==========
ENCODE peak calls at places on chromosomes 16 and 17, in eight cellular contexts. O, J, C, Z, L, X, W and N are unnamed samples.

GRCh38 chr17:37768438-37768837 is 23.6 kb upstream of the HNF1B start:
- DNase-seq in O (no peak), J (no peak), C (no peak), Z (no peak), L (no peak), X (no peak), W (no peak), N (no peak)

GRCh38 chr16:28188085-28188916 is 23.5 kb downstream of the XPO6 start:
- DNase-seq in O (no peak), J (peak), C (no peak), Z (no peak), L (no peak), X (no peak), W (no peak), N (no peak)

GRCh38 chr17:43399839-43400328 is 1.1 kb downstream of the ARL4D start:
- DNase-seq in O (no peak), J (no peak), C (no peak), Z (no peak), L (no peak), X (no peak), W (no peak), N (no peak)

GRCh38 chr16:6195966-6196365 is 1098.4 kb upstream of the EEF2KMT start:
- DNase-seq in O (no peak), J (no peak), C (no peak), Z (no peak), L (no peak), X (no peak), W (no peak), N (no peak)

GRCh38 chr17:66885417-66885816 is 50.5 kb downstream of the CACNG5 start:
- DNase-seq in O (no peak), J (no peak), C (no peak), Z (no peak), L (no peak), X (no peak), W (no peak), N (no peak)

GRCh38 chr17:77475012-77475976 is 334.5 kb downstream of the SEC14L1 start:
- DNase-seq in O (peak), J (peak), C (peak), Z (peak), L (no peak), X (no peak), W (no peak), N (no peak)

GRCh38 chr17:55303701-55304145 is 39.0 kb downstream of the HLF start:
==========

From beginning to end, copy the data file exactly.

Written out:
ENCODE peak calls at places on chromosomes 16 and 17, in eight cellular contexts. O, J, C, Z, L, X, W and N are unnamed samples.

GRCh38 chr17:37768438-37768837 is 23.6 kb upstream of the HNF1B start:
- DNase-seq in O (no peak), J (no peak), C (no peak), Z (no peak), L (no peak), X (no peak), W (no peak), N (no peak)

GRCh38 chr16:28188085-28188916 is 23.5 kb downstream of the XPO6 start:
- DNase-seq in O (no peak), J (peak), C (no peak), Z (no peak), L (no peak), X (no peak), W (no peak), N (no peak)

GRCh38 chr17:43399839-43400328 is 1.1 kb downstream of the ARL4D start:
- DNase-seq in O (no peak), J (no peak), C (no peak), Z (no peak), L (no peak), X (no peak), W (no peak), N (no peak)

GRCh38 chr16:6195966-6196365 is 1098.4 kb upstream of the EEF2KMT start:
- DNase-seq in O (no peak), J (no peak), C (no peak), Z (no peak), L (no peak), X (no peak), W (no peak), N (no peak)

GRCh38 chr17:66885417-66885816 is 50.5 kb downstream of the CACNG5 start:
- DNase-seq in O (no peak), J (no peak), C (no peak), Z (no peak), L (no peak), X (no peak), W (no peak), N (no peak)

GRCh38 chr17:77475012-77475976 is 334.5 kb downstream of the SEC14L1 start:
- DNase-seq in O (peak), J (peak), C (peak), Z (peak), L (no peak), X (no peak), W (no peak), N (no peak)

GRCh38 chr17:55303701-55304145 is 39.0 kb downstream of the HLF start: